News from AllianceQ: October 2020

The Teal Pumpkin Project: displaying your welcome

If your neighborhood is like mine, you might have noticed more and more houses with teal pumpkins in recent years — not orange, not blue, but teal. The first time I saw one, I didn’t think much of it; I figured it was just another marketing tool to get people to buy the cool, new, teal pumpkins.

But not long after that, I heard about the Teal Pumpkin Project, and I began looking at those teal pumpkins differently. Far from a marketing tool for consumerism, The TPP is “is a movement to raise awareness of food allergies and to create a safer, more inclusive Halloween for all trick or treaters on Halloween. By putting a teal pumpkin on your doorstep, you let kids know that your house is food allergy-friendly.”

What an amazing act of inclusivity, thoughtfulness, and generosity! It’s such a clear and helpful way for families to know if a house is safe for them to visit on Halloween, before taking the time and energy to ring the doorbell, only for the 3-foot-superhero to realize that not only does that house not have anything for them; what that house offers is dangerous to them.

The teal pumpkins are a beacon of hope to those whose lives could be endangered by what is ubiquitous at many houses. Sure, not every kid needs it, but for those who do, it is the only way they can safely participate in trick-or-treating; for those who don’t, they still are welcome to what’s offered!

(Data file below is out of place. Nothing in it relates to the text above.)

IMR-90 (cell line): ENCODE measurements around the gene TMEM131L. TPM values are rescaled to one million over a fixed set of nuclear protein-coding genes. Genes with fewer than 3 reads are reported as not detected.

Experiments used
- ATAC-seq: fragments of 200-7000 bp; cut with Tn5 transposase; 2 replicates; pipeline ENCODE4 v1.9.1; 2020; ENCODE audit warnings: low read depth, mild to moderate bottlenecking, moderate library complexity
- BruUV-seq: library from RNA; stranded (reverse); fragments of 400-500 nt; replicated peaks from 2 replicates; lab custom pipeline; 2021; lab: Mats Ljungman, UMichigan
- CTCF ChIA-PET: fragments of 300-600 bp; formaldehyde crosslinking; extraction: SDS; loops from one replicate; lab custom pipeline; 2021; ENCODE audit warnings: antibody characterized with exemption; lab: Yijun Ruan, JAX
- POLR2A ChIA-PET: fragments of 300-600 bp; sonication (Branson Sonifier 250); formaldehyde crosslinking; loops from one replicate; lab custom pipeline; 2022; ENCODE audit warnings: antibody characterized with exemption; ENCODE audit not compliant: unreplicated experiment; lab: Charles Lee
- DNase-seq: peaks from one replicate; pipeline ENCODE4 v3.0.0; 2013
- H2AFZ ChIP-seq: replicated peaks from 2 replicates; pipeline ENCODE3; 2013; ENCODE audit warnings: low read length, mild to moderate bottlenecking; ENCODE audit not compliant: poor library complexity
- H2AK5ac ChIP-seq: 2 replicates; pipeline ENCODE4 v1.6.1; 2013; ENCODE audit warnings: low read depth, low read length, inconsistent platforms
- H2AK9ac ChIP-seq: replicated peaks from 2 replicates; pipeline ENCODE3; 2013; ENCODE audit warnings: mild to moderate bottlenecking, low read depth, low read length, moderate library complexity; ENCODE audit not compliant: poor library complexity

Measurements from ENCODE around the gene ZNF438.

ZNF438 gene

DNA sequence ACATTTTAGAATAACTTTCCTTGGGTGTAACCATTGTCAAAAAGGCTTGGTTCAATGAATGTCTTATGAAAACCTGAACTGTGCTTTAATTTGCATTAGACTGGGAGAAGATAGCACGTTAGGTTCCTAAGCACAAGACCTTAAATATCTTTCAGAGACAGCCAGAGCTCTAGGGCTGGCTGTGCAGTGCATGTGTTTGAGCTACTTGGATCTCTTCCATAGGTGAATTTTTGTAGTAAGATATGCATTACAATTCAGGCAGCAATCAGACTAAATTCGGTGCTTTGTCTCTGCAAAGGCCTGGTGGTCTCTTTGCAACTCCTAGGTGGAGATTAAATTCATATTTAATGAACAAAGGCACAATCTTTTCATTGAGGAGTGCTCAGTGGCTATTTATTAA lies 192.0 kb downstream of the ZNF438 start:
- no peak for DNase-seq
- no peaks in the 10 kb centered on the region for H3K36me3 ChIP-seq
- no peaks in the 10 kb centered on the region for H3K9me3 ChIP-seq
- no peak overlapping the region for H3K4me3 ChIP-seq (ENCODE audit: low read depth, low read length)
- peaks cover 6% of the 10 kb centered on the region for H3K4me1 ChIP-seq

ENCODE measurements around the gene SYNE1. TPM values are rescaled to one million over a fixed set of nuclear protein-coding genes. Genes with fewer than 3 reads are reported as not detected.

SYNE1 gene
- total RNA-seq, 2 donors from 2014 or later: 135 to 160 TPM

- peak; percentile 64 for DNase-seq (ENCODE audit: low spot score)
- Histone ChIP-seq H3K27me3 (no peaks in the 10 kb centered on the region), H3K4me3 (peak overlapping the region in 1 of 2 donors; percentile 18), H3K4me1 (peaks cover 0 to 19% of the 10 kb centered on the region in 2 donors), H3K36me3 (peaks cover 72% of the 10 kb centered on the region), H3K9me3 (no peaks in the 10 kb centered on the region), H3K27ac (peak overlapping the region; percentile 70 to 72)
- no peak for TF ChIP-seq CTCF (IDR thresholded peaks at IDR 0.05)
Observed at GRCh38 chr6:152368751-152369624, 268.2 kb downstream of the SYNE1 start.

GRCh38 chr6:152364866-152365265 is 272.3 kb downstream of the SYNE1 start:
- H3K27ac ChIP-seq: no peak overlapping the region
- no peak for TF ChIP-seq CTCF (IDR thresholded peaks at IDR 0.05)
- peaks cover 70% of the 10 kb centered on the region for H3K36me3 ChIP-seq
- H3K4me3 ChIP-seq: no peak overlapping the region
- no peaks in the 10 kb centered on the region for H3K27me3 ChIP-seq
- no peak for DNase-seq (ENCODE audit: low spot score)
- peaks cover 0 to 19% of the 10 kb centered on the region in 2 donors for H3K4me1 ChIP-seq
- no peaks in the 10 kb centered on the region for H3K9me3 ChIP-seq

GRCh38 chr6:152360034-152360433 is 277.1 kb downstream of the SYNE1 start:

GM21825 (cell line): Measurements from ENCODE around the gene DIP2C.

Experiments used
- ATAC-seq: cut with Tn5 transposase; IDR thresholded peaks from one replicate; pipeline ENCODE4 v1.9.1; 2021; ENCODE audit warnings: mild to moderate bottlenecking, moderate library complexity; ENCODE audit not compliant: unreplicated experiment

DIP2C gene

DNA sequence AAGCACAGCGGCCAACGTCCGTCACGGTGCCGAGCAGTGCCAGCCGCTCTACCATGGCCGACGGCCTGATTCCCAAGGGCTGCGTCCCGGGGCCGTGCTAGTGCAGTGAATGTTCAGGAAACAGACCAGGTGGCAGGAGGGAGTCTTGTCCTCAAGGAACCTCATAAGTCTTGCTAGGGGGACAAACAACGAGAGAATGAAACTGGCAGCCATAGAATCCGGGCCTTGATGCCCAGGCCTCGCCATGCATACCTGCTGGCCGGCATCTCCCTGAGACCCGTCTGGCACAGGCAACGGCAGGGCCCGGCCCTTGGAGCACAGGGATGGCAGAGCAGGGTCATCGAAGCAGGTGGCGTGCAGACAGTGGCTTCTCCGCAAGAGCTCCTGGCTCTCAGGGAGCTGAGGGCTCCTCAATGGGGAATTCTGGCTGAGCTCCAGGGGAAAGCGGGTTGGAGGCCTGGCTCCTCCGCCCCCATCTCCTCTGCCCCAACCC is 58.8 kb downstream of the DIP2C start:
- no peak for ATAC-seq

(…maybe you see where I’m going here…)

The Teal Pumpkin Project is not unlike our effort to widen the welcome at Disciples of Christ churches, and is a helpful way to understand why it’s important to loudly proclaim we’re affirming.

That’s difficult for many churches; you probably have heard someone say, “We already welcome everyone, so why do we need to say it or put it on our website?” There seems to be a fear that by welcoming everyone, churches are closing their doors to others. Then, because of that fear, we keep the Good News to ourselves, and don’t dig deep to find out what it really might be that makes us uncomfortable with being that beacon.

The thing is, a beacon isn’t a beacon if no one can see it.

When congregations faithfully follow the call to not limit anyone because of their identity, and then prominently display that welcome online and in their physical space, it sends out rays of hope to folks who might otherwise walk by, because the candy — or theology —  they received in the last place was harmful to them.

Halloween won’t be the same this year. Even if trick-or-treaters are able to be out, the festivities will be more guarded, more distanced. But there will be a teal pumpkin on my porch, so that everyone knows that they really are welcome.

Contributed by Rev. Sara Nave Fisher

Please share the following images and quotes to invite individuals and churches to consider displaying and proclaiming their welcome.

Consider changing your social media profile picture to the Alliance Teal Pumpkin for the month of October. When you’re asked about the teal pumpkin you have the incredible opportunity to share why it’s important to display and proclaim an affirming welcome of all. (You can also encourage individuals and churches to support this ministry!)

Have you seen this introductory video about widening the welcome?

Want to read more?

“Say what you mean, mean what you say: why and how O&A” includes testimony and resources.

Want to support Open & Affirming ministry? Give here.

Contact Alliance Executive Director + Minister Melissa Guthrie Loy. for more info or support in the welcoming journey. Guthrie Loy expresses gratitude for this reflection from Rev. Sara Nave Fisher. Sara is the Senior Minister at Rolling Oaks Christian Church in San Antonio, Texas.